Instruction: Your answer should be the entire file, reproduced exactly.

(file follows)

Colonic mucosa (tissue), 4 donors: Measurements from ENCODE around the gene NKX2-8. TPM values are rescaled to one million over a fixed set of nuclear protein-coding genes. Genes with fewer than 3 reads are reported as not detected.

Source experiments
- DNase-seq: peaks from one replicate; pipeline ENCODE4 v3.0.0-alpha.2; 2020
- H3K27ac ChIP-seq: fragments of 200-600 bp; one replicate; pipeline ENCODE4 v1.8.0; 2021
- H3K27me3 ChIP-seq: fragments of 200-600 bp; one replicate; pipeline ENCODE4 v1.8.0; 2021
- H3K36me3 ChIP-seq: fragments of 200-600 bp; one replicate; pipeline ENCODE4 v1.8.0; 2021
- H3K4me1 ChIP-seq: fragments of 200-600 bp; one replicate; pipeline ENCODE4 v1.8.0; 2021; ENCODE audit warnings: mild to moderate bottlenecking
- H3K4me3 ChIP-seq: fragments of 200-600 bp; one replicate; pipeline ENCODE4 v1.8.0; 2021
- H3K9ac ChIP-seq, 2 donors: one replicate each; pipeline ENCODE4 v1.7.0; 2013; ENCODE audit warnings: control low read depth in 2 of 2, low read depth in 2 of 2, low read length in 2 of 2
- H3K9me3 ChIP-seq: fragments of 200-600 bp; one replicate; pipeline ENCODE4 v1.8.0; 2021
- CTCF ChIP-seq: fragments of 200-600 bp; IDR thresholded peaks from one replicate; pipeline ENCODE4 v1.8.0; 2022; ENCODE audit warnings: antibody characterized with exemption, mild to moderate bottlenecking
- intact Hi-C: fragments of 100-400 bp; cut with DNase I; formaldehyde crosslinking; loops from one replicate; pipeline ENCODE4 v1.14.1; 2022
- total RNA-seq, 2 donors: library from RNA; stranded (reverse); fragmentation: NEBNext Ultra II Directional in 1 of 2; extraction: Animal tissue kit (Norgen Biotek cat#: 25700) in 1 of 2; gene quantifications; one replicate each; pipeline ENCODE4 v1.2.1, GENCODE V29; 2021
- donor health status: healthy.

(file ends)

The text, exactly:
Colonic mucosa (tissue), 4 donors: Measurements from ENCODE around the gene NKX2-8. TPM values are rescaled to one million over a fixed set of nuclear protein-coding genes. Genes with fewer than 3 reads are reported as not detected.

Source experiments
- DNase-seq: peaks from one replicate; pipeline ENCODE4 v3.0.0-alpha.2; 2020
- H3K27ac ChIP-seq: fragments of 200-600 bp; one replicate; pipeline ENCODE4 v1.8.0; 2021
- H3K27me3 ChIP-seq: fragments of 200-600 bp; one replicate; pipeline ENCODE4 v1.8.0; 2021
- H3K36me3 ChIP-seq: fragments of 200-600 bp; one replicate; pipeline ENCODE4 v1.8.0; 2021
- H3K4me1 ChIP-seq: fragments of 200-600 bp; one replicate; pipeline ENCODE4 v1.8.0; 2021; ENCODE audit warnings: mild to moderate bottlenecking
- H3K4me3 ChIP-seq: fragments of 200-600 bp; one replicate; pipeline ENCODE4 v1.8.0; 2021
- H3K9ac ChIP-seq, 2 donors: one replicate each; pipeline ENCODE4 v1.7.0; 2013; ENCODE audit warnings: control low read depth in 2 of 2, low read depth in 2 of 2, low read length in 2 of 2
- H3K9me3 ChIP-seq: fragments of 200-600 bp; one replicate; pipeline ENCODE4 v1.8.0; 2021
- CTCF ChIP-seq: fragments of 200-600 bp; IDR thresholded peaks from one replicate; pipeline ENCODE4 v1.8.0; 2022; ENCODE audit warnings: antibody characterized with exemption, mild to moderate bottlenecking
- intact Hi-C: fragments of 100-400 bp; cut with DNase I; formaldehyde crosslinking; loops from one replicate; pipeline ENCODE4 v1.14.1; 2022
- total RNA-seq, 2 donors: library from RNA; stranded (reverse); fragmentation: NEBNext Ultra II Directional in 1 of 2; extraction: Animal tissue kit (Norgen Biotek cat#: 25700) in 1 of 2; gene quantifications; one replicate each; pipeline ENCODE4 v1.2.1, GENCODE V29; 2021
- donor health status: healthy.